Without debate the public may be susceptible to opposition messaging on the issue. With debate politicians can go on public record with the reasons why they support such legislation, and perhaps innoculate their constituents to such messaging. Even if it is possible to pass laws in secret (or as you say, without debate), it probably isn't a good idea because your political opponents can point to how secretive you are being even if everyone in the electorate would normally agree with the law being passed.
In cases where your opposition doesn't wish to subvert your message, a politician still could actually believe in the legislation they are wishing to adopt and wish to educate the public on its consequences. Having a parliamentary debate is at least an efficient way of doing so.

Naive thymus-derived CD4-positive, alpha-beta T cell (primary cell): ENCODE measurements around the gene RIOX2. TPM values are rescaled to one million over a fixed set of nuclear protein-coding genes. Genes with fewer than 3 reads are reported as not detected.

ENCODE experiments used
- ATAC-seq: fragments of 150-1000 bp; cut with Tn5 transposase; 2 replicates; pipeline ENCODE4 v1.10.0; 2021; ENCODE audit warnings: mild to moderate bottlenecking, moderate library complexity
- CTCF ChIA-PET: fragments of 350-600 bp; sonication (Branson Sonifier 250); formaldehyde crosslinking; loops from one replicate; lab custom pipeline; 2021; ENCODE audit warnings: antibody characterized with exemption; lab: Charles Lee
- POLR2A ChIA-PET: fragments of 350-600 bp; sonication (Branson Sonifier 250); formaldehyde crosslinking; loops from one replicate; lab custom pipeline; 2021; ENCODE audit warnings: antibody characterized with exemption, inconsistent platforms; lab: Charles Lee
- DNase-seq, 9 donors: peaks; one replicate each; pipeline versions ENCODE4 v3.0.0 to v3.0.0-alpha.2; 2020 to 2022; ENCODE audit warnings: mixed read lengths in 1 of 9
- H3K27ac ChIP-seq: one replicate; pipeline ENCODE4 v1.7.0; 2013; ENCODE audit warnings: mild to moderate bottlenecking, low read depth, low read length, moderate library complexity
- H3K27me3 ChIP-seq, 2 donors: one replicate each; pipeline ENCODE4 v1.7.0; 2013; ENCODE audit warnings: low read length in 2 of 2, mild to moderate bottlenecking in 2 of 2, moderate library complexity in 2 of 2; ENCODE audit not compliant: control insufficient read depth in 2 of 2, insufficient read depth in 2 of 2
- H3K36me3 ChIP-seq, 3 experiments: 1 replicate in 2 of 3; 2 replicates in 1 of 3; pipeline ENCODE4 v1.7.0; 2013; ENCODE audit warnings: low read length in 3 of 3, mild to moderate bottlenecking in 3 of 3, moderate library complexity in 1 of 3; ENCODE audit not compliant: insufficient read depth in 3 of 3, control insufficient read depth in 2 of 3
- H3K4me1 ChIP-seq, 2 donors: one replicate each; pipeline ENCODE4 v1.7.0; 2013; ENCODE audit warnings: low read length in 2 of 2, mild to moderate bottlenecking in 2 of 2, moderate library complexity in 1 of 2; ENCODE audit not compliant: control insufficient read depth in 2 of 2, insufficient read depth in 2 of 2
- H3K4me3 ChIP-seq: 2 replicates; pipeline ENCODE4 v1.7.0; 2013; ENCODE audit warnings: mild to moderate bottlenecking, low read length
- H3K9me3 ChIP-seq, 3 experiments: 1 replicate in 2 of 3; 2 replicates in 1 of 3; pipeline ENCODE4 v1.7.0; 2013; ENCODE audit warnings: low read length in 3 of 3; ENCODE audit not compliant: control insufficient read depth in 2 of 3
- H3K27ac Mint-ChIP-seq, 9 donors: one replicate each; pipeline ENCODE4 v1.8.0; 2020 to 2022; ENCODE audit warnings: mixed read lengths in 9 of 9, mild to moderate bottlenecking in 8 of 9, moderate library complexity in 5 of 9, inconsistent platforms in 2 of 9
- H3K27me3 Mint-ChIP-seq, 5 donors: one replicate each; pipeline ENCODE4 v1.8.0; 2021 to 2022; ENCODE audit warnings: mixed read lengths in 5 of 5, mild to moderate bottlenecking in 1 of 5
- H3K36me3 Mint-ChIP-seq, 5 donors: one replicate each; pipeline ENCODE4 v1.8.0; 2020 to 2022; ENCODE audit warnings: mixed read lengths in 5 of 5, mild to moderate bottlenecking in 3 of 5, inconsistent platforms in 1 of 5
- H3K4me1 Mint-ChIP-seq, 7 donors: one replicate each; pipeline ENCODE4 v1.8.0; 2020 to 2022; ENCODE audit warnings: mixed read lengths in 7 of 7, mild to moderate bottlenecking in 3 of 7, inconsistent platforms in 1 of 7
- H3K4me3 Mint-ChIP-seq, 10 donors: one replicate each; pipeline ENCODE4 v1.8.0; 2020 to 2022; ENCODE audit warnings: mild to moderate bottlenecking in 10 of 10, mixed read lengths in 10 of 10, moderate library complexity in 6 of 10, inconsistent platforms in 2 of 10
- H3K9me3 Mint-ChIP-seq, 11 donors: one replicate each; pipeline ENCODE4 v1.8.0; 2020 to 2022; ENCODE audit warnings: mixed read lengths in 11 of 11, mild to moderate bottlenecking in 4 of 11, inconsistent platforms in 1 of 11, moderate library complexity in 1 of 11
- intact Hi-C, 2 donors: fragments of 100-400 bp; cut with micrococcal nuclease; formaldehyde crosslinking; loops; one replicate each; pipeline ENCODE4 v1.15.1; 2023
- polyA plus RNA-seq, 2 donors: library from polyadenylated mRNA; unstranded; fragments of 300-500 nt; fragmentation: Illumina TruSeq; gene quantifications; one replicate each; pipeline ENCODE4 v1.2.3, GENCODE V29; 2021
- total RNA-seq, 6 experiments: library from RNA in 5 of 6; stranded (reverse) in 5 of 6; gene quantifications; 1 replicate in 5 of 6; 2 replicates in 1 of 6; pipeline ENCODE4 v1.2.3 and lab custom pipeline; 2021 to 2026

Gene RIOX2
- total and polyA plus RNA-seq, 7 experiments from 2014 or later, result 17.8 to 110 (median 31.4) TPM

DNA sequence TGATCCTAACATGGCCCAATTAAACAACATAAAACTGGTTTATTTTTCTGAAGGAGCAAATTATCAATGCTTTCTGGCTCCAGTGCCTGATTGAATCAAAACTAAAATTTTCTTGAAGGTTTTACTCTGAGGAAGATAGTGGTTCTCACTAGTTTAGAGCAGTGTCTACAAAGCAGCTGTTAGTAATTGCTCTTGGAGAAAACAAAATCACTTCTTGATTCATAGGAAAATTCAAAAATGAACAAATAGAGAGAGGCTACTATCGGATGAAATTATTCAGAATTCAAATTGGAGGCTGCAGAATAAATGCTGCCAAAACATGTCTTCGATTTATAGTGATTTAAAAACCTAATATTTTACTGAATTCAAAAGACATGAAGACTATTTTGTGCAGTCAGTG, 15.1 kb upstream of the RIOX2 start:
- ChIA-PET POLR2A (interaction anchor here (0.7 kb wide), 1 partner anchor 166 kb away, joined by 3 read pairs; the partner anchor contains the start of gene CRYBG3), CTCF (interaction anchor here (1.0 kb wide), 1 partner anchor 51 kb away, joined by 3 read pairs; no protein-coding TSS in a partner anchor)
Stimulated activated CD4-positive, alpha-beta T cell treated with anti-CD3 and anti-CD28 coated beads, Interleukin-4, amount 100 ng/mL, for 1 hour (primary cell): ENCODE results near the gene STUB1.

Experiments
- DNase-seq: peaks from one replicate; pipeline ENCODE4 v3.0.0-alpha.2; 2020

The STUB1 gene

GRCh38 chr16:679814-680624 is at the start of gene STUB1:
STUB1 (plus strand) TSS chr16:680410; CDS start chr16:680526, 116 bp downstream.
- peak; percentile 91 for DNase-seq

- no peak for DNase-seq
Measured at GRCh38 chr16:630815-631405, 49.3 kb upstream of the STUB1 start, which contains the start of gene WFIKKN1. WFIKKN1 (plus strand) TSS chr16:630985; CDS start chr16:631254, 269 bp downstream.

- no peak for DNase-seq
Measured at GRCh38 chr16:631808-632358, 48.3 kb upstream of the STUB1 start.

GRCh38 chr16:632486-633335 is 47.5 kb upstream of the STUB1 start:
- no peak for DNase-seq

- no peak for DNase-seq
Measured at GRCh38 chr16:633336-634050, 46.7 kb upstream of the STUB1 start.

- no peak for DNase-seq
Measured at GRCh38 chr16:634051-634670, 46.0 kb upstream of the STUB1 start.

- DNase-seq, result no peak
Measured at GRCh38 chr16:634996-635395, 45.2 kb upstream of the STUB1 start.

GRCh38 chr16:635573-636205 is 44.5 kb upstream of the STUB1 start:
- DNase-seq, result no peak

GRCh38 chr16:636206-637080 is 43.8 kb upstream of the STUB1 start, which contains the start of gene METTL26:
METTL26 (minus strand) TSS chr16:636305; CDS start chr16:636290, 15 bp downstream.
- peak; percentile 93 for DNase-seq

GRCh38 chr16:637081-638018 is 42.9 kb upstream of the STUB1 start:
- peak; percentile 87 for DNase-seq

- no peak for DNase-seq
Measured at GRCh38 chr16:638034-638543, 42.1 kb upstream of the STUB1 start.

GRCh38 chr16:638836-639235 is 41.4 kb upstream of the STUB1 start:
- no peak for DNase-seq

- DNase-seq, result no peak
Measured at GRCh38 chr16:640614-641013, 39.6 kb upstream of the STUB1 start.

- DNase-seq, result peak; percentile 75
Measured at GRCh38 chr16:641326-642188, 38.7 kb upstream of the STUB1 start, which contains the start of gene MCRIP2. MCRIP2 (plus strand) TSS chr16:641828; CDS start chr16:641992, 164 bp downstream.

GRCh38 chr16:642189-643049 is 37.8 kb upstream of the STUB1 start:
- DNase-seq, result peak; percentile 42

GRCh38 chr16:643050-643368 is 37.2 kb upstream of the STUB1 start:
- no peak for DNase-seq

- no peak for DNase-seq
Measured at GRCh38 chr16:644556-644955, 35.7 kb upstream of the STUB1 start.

Plus it sometimes makes for great TV.
In the German parliament, the development has been very obvious, maybe because it is a relatively young democracy, yet old enough to have completed the circle.
Discussions in parliament are now a form of ritual. Everyone already knows what everyone else is going to say, and how everyone else is going to vote in the end, no matter what is being said. Anyway, everyone goes through the motions.
Note that this happened during the last government periods no matter who the ruling party was and no matter how tight or comfortable the majorities were.